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Gender, Information Technology and the Digital Divide in Africa

March 28th, 2001

Presenter: Nancy Hafkin, former Coordinator of the African Information Society Initiative, UN Economic Commission for Africa

Chair: Robert Schware, Senior Informatics Specialist, CITPO

Closing Remarks by Motoo Kusakabe, Vice President, RMC

Text contributed by Sarah Nedolast


Robert Schware of the Global Information and Communications Technology Division of the World Bank introduced Dr. Nancy Hafkin. Dr. Hafkin has 30 years of experience working on African Development issues and most recently served as the Coordinator of the African Information Society Initiative at the UN Economic Commission for Africa. Dr. Hafkin is known for her work in gender, technology and development.

Dr. Hafkin began her presentation by looking at some of the questions surrounding IT and development and more specifically IT and gender. She explained why it is important to look at the gender dimensions of the digital divide and discussed some of the constraints that women face in accessing technologies. Statistics were used to demonstrate the magnitude of the divide in Africa. Dr. Hafkin gave examples of how IT can be used to empower women economically, politically, and socially. Given these opportunities and challenges, she highlighted the need for ICT policies to ensure that women are included in policy dialogue and women-friendly access alternatives exist. Furthermore, gender and development policy should include the possibilities offered by ICT.

Finally, Dr. Hafkin gave the following recommendations for ensuring women's inclusion in ICT policies:

  • Train women in non-traditional fields and develop role models for women;
  • Include ICT training in education projects for girls and women;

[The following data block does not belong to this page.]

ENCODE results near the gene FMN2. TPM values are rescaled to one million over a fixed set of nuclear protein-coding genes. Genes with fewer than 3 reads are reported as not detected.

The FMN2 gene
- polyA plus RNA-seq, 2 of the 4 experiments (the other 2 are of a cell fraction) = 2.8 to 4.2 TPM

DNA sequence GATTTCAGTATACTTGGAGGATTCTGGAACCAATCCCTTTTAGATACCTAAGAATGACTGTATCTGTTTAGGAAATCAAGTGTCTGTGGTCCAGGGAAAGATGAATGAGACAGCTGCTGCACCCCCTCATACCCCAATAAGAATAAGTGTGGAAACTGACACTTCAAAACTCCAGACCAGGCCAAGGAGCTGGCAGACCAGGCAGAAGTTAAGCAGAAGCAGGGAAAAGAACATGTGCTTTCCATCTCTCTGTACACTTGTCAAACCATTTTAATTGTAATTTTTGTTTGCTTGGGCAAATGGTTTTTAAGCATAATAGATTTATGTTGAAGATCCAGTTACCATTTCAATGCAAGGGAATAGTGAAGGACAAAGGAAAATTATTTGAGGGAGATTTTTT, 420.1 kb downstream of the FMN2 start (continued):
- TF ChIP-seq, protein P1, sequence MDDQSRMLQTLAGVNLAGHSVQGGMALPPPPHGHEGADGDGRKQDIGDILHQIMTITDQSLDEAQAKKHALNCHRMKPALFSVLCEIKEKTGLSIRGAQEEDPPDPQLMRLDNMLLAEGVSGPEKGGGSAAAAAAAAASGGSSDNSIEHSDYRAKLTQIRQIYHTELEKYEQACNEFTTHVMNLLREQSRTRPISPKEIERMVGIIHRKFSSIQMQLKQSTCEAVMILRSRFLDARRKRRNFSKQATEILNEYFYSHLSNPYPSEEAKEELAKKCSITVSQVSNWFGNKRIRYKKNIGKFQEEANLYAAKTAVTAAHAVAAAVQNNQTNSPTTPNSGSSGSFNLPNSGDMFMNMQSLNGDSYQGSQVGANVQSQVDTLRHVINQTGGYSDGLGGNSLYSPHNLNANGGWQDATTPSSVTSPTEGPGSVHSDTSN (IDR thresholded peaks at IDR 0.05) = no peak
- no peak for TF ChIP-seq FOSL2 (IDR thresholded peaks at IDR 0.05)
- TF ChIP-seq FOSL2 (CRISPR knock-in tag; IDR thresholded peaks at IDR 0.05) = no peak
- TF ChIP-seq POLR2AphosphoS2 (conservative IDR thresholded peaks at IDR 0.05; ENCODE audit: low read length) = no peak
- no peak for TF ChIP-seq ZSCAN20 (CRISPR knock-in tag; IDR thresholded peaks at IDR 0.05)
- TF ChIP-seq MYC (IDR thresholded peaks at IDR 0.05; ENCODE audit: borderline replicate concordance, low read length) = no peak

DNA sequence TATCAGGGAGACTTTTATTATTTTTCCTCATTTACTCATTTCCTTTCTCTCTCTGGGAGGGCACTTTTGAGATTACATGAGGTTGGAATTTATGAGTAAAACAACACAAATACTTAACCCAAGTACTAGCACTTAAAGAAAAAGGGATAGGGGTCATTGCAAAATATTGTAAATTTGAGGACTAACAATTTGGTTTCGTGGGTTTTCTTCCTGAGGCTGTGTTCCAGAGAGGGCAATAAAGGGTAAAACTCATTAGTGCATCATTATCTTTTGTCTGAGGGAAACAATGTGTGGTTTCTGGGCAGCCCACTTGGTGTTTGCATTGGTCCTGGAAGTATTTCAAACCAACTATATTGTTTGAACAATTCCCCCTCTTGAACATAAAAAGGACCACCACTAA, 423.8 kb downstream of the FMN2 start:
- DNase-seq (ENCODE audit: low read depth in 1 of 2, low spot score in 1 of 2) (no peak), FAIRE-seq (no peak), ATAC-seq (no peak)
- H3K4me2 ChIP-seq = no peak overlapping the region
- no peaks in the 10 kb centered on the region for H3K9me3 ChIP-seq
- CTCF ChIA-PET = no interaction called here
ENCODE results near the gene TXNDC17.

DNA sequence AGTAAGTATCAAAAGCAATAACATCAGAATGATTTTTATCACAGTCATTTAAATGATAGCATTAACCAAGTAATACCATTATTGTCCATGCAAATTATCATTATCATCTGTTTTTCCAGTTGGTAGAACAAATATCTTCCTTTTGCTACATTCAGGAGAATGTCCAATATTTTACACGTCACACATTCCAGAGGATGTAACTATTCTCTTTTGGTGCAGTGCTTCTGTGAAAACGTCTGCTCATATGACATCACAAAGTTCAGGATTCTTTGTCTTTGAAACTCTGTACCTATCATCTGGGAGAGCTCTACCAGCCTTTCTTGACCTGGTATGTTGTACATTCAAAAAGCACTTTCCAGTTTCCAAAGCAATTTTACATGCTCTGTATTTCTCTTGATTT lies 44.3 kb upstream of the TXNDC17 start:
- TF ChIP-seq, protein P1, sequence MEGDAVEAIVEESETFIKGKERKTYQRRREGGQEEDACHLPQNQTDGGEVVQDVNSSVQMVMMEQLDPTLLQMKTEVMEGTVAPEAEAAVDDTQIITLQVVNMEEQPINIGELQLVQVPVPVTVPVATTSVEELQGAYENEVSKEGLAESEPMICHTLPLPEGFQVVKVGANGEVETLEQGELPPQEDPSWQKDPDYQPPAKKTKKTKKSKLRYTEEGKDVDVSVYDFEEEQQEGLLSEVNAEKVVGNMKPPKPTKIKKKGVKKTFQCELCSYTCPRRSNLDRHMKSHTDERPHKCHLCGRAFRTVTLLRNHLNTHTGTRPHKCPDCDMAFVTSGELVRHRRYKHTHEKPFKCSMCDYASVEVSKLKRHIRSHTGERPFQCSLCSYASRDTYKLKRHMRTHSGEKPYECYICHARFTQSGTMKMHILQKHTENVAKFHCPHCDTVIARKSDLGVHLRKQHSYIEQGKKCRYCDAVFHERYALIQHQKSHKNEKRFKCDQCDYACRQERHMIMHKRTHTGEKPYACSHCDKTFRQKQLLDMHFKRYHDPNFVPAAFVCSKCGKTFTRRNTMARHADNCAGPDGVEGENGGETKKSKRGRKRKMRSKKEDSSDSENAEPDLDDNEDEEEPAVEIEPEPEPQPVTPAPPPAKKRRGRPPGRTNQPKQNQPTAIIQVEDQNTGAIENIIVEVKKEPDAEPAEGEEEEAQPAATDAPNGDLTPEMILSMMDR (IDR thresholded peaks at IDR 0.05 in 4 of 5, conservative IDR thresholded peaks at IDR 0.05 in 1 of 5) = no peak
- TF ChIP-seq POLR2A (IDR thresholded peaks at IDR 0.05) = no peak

• Train young women at community centers so that they can become community intermediaries; and
  • Improve girl's and women's education in Africa.

Mr. Schware stressed that the digital divide does not only refer to access to the internet, but also universal access to communications; this is a basic need and fundamental right. He also highlighted the increasing number of developing countries that are using call centers to create employment opportunities, particularly for women. Finally, Mr. Schware stressed that regulatory reform is needed before the opportunities ICTs bring can be fully-realized.

During the discussion participants questioned the accuracy of the data on internet access and women's use of the internet. Since one computer often has many users, this information may not show the whole picture. Dr. Hafkin's acknowledged the difficulties in obtaining reliable data, particularly on women's usage, and said that most of the current data comes from national level marketing surveys or ad hoc research. A participant suggested research be done on the geographic distribution of web-based e-mail accounts, such as hotmail (as many users in developing countries use internet based accounts). Other issues discussed included the importance of having content created by women on the internet, using technologies to leapfrog divides, and combining technologies such as the internet and radio.

Mr. Kusakabe closed the session by reiterating the high priority the Bank places on both gender and digital divide issues. He emphasized the need for the development of content and technical support to developing countries and called for additional focus to be given to connectivity issues, particularly connecting local communities to the global fora. Three areas the IFC is now prioritizing are content, capacity building, and infrastructure. Two ways the Bank is supporting NGOs on these issues are through the Japan Social Development Fund ( and the infoDev grant program ( Both of these funds invite proposals from the development community outside the Bank. Mr. Kusakabe stressed the need to find a viable and sustainable business model to scale-up ICT in developing countries.

Updated: 6/9/04

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Presentation Materials 03/28/01